A wildcard, but it’d be wrong if I didn’t put a Morricone classic in my Top 10, and this one’s a contender for the most epic piece of music ever put to film – I’d fight that statement to the death. Edda Dell’Orso’s vocal was the first time I realised a voice could be used as an instrument. The trumpets, bells, epic layers, the explosive climax… it’s the soundtrack to a duel even without Sergio Leone’s imagery. This makes me want to lock myself in a studio and never come out.
Joyce Green – Black Cadillac, 1959
I love this song, and I love Buddy Moss’ Going To Your Funeral In A Vee Eight Ford, the bluesy original it was based on, too. Songs about turning the tables on misery are what inspired my project, as let’s face it, life’s tough. Whatcha gonna do about it, though? Sit and whine and hate on other people, or get up, rev that engine and turn your pain into something that brings joy!? I like to approach writing songs with a sense of humour and this track is one that does just that, and really very well. A classic in Casa Vista!
Johnny Cash – Man In Black, 1971
Cash at his most powerful. It’s got his classic chugging rhythm and deep dulcet tones but boy, the lyrics! Political songs are a minefield, but this one makes a cool, strong statement without telling you what you should be thinking: “I’d love to wear a rainbow every day, to tell the world that everything’s OK. But I’ll try to carry off a little darkness on my back, ‘til things are brighter, I’m the man in black.” It may be a mad, bad world we live in, and “There’s things that never will be right, I know”, but we do have Johnny Cash.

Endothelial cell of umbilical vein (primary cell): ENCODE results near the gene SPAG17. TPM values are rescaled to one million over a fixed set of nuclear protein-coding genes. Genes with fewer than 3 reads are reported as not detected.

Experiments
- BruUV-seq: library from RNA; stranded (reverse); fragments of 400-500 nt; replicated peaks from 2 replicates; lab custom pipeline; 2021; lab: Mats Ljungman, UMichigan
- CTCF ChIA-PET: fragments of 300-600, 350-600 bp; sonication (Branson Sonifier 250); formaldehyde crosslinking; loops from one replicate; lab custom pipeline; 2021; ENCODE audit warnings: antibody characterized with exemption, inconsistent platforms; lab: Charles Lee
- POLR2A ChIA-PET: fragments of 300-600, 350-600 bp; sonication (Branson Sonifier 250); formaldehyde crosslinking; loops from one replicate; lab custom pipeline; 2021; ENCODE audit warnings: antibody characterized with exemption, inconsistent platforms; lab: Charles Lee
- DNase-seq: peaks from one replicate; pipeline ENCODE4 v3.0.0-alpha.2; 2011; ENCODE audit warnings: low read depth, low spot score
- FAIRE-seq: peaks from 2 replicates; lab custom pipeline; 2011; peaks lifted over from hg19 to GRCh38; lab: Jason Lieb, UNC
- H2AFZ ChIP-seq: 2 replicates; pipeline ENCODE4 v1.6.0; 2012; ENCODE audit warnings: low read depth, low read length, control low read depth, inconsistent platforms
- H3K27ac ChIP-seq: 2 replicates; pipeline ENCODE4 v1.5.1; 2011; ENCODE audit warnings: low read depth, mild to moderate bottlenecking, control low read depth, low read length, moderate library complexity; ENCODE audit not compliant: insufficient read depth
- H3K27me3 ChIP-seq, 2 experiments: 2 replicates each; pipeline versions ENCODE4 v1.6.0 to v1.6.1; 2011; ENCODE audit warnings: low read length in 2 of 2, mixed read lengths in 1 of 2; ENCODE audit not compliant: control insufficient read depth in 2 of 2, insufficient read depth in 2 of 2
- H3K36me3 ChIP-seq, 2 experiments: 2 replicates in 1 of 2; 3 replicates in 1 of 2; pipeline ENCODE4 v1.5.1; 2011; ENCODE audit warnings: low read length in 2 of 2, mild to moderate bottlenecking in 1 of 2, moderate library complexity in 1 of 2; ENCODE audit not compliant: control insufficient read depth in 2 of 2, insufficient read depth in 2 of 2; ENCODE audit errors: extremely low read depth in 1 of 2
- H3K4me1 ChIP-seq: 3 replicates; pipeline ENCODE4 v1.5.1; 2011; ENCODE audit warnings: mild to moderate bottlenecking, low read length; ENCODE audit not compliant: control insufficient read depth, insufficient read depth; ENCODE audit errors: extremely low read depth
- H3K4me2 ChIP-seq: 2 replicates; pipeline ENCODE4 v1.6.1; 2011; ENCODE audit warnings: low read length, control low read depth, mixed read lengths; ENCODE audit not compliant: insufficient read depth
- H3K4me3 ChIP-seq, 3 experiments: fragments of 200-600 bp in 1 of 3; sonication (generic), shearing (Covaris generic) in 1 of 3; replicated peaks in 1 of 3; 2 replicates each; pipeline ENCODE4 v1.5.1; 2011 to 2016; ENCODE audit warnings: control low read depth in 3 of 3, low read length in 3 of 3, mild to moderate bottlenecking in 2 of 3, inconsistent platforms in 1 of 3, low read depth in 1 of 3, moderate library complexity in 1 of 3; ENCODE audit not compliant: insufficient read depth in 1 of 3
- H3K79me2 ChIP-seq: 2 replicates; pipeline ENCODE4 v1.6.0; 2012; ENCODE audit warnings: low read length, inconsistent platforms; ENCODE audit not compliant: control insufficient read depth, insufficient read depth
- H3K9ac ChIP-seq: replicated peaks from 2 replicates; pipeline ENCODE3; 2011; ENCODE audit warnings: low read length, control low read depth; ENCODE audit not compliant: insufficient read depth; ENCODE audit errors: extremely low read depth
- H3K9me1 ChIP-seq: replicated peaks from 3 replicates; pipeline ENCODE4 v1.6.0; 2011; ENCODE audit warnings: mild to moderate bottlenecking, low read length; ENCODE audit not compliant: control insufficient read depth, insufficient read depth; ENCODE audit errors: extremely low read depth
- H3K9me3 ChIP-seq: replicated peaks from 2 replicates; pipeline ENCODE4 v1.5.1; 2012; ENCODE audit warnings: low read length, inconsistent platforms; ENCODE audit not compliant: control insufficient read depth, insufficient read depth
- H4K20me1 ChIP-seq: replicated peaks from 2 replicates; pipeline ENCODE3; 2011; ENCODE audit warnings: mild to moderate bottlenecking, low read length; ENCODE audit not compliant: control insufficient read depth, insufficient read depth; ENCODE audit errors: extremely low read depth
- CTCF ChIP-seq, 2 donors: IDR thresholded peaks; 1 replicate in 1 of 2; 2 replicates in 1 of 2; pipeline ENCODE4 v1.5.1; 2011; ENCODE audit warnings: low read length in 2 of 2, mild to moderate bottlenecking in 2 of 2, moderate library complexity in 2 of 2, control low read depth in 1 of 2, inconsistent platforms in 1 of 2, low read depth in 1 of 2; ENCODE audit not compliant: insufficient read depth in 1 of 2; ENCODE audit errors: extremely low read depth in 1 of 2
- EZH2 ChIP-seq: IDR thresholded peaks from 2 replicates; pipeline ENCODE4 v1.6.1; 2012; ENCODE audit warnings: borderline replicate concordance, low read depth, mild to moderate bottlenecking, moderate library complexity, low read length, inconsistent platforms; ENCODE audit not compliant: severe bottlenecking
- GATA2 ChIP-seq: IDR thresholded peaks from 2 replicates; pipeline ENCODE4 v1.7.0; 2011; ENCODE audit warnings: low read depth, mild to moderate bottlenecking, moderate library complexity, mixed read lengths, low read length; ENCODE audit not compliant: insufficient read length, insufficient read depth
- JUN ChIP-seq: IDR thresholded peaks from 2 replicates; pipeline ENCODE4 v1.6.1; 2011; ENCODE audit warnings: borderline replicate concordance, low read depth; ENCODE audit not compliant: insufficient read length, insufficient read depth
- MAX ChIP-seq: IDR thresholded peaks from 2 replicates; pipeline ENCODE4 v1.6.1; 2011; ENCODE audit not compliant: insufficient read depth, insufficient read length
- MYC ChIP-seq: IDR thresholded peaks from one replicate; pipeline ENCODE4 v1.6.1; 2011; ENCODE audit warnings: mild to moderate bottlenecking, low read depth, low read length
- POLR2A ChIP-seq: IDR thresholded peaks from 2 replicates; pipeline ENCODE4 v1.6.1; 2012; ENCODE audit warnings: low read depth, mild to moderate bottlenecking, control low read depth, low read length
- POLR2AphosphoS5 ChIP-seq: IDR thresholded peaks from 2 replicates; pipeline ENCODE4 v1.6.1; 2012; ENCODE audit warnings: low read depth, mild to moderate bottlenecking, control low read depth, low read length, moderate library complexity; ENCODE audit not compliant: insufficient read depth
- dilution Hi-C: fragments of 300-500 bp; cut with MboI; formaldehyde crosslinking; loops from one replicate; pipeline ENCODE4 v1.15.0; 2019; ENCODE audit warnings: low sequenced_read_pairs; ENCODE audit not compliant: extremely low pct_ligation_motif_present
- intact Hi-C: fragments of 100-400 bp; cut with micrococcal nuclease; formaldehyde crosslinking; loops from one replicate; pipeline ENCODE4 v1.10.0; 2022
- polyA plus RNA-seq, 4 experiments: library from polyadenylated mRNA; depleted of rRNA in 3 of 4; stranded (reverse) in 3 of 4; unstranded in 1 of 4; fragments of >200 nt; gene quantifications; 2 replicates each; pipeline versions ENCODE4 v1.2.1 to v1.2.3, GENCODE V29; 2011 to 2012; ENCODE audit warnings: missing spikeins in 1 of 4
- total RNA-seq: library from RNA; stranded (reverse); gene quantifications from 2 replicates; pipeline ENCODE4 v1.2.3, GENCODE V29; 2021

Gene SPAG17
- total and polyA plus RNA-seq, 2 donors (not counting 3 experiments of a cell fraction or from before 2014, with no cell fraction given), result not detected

Whistle Bait – Lorrie and Larry Collins, 1958
What a duo these kids were. It’s hard to believe Larry was 13 when he laid this down. I can tell why a lot of people refer to it as the first punk song, as it’s got a wild edge. I had a great time at the Ameripolitan Awards, and one of my personal highlights was meeting and playing with Dakota Collins, my favourite American bass player – who is the nephew of the Collins Kids. He’s a kind soul, super talented and has some great stories of growing up in the family, so when I hear this I think of his edgy style and character.
Gene Vincent – You Are The One For Me, 1959
I’ll deny it, of course, when I’m donning a six-shooter and wishing people hell, but I do have a soft side and this, for me, is the epitome of romance on record. I’m absolutely crazy about it and it’s my go-to for an indulgent back-to-back session on the deck. There are a few versions kicking about, but it’s master take number 9 that is, for me, the perfect mix. Simple piano, guitar and bass, the cascading piano solo, ugh, I go weak. Gene’s voice, the emotion, “I tremble at your touch”. Yes sir, I do.
Chance Halladay – Bury Me Deep, 1960
A random choice, given I know little about it. I’ve been searching for years for more information. Someone dear to me managed to uncover a copy of the Bull Dog release, but I know little more than the two singles I can find. There’s a suggestion it was someone else in disguise. If anyone can put my mind at ease, I’ll be forever indebted! This reminds me a little of Sixteen Tons – I love the Tennessee Ernie Ford version. The production, the levels and layers and how they build and drop with his voice…